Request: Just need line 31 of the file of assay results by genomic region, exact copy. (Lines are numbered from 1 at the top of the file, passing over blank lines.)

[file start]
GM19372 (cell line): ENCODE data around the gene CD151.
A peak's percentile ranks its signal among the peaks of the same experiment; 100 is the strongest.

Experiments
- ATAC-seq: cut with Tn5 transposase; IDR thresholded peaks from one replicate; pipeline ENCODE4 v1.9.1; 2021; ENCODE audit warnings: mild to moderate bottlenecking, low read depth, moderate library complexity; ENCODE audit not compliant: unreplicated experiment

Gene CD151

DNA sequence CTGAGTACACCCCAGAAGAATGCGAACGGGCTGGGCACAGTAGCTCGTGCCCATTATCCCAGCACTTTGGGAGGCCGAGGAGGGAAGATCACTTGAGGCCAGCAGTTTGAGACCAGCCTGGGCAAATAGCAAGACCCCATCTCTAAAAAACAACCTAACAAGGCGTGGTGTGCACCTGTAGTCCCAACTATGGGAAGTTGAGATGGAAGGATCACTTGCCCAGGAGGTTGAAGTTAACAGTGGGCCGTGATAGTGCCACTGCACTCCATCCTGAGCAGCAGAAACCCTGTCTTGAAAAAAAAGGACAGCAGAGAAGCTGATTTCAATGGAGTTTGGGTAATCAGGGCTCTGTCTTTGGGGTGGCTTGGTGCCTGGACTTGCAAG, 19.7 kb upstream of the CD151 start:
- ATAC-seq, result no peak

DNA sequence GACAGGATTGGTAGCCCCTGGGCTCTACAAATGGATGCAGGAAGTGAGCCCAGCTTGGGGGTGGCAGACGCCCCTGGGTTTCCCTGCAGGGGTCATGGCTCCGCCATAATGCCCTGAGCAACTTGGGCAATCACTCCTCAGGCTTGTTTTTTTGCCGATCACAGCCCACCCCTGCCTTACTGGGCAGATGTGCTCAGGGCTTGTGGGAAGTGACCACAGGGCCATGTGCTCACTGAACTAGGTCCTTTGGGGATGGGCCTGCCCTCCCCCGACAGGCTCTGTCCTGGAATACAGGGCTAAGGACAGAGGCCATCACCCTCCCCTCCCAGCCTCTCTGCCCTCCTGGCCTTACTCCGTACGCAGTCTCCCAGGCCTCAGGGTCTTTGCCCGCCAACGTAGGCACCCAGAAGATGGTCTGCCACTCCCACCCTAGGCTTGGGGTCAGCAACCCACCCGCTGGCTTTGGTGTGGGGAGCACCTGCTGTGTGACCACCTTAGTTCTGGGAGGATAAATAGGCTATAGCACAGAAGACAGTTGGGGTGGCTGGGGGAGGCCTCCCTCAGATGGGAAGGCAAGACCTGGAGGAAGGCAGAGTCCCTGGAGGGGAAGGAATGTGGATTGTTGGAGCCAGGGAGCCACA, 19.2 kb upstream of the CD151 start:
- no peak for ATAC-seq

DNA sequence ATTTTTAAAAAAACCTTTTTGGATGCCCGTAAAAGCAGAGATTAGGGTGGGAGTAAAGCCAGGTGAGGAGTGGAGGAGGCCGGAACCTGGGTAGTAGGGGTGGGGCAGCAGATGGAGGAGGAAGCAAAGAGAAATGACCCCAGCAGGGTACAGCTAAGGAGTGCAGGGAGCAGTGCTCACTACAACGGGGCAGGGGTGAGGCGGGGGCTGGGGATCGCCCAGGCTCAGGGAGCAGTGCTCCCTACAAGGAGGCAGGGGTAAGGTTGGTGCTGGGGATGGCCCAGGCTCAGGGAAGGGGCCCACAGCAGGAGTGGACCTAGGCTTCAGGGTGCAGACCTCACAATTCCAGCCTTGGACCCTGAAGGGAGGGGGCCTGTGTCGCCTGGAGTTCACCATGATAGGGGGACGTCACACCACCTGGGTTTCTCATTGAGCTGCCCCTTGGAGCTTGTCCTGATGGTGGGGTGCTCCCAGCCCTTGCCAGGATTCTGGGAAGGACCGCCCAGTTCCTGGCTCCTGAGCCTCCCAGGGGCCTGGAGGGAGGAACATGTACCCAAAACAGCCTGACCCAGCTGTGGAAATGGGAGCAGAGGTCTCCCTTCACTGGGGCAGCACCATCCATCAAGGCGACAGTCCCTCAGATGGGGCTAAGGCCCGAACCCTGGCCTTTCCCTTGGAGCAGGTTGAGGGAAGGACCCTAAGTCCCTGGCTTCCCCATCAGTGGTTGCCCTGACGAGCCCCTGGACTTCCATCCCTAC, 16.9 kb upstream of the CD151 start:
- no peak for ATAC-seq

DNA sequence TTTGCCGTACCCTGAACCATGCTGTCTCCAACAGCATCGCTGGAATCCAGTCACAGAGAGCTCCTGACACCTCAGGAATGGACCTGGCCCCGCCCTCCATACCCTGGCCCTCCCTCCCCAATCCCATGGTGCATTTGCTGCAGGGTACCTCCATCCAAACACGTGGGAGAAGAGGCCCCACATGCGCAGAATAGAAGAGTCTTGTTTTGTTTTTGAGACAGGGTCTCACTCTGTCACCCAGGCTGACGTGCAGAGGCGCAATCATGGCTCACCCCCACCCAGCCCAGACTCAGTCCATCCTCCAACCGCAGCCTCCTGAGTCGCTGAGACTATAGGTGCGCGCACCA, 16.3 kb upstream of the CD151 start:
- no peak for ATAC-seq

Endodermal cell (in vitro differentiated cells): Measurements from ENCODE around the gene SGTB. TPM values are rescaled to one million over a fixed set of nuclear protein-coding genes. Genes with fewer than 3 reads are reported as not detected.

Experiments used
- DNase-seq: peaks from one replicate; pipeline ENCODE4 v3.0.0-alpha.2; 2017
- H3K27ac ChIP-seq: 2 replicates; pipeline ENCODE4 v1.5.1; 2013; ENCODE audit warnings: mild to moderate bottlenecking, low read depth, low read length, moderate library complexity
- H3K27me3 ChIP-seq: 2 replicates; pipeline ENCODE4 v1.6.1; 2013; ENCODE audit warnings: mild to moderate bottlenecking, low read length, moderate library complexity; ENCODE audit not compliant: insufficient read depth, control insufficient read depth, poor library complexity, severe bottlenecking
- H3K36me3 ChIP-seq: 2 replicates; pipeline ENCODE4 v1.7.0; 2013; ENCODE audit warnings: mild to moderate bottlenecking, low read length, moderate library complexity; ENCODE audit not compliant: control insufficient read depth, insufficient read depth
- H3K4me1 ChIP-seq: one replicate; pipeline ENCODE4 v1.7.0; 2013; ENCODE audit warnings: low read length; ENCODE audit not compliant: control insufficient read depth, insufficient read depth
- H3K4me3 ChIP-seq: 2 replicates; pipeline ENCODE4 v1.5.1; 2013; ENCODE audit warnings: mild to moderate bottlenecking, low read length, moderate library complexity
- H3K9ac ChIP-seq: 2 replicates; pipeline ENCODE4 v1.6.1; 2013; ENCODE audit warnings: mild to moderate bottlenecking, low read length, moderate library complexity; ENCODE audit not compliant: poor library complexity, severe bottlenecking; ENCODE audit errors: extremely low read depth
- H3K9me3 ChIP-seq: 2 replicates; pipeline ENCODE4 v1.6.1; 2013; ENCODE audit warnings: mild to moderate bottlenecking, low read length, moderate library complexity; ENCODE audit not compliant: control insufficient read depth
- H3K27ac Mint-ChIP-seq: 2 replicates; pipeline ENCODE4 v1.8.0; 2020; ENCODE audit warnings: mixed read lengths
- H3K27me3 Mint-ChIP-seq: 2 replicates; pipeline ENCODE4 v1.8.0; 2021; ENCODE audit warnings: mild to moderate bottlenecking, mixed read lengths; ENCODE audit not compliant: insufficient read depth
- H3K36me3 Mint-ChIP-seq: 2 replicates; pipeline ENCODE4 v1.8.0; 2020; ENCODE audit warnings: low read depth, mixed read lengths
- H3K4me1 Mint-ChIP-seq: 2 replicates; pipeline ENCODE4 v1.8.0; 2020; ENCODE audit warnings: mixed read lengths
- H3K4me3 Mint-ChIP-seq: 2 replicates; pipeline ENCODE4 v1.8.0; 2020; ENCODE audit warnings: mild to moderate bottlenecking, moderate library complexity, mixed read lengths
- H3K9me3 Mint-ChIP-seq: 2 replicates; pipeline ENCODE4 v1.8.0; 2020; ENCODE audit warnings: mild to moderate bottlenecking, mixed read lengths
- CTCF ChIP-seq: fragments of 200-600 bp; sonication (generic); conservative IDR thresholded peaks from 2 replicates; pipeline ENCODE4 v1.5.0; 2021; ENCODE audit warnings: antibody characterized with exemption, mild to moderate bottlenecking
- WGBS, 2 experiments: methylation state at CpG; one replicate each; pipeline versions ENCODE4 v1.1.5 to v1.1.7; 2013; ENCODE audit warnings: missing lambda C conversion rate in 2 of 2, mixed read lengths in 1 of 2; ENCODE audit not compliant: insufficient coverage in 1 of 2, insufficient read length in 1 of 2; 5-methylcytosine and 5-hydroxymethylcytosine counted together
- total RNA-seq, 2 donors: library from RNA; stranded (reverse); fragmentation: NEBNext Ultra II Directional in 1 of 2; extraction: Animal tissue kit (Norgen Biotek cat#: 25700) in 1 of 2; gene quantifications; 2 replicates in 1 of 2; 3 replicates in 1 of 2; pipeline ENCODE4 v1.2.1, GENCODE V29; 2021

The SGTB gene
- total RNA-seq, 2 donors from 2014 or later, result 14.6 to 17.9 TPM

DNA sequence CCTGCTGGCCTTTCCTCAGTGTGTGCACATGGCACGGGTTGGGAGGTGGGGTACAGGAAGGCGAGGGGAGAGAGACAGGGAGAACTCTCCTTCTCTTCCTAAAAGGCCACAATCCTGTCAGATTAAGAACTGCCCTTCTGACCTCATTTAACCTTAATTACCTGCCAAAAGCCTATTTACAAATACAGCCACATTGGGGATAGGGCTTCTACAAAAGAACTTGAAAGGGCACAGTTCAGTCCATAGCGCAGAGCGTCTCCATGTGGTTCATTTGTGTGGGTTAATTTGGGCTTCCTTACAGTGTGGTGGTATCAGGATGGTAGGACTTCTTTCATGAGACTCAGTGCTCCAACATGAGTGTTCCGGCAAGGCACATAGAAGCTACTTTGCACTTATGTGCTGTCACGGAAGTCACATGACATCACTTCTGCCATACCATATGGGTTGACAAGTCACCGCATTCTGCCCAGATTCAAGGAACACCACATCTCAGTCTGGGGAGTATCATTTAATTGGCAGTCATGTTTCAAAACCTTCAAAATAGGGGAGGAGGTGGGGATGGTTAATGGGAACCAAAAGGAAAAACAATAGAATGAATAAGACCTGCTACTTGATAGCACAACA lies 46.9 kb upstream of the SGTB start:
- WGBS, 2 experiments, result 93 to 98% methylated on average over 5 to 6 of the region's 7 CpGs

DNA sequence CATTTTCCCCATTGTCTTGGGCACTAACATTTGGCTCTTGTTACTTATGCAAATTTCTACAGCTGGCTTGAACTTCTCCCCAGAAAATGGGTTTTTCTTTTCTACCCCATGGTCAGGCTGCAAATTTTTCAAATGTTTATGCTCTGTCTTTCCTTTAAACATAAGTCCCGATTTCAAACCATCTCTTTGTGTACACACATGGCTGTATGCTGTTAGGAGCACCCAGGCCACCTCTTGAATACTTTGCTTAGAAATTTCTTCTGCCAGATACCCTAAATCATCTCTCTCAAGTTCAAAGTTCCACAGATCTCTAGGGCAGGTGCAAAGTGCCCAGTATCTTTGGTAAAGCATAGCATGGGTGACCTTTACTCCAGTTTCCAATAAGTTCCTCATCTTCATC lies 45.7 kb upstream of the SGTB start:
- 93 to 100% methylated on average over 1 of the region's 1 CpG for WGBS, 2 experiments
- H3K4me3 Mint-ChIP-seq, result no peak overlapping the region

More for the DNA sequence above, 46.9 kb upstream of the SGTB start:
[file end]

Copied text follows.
- WGBS, 2 experiments: methylation state at CpG; one replicate each; pipeline versions ENCODE4 v1.1.5 to v1.1.7; 2013; ENCODE audit warnings: missing lambda C conversion rate in 2 of 2, mixed read lengths in 1 of 2; ENCODE audit not compliant: insufficient coverage in 1 of 2, insufficient read length in 1 of 2; 5-methylcytosine and 5-hydroxymethylcytosine counted together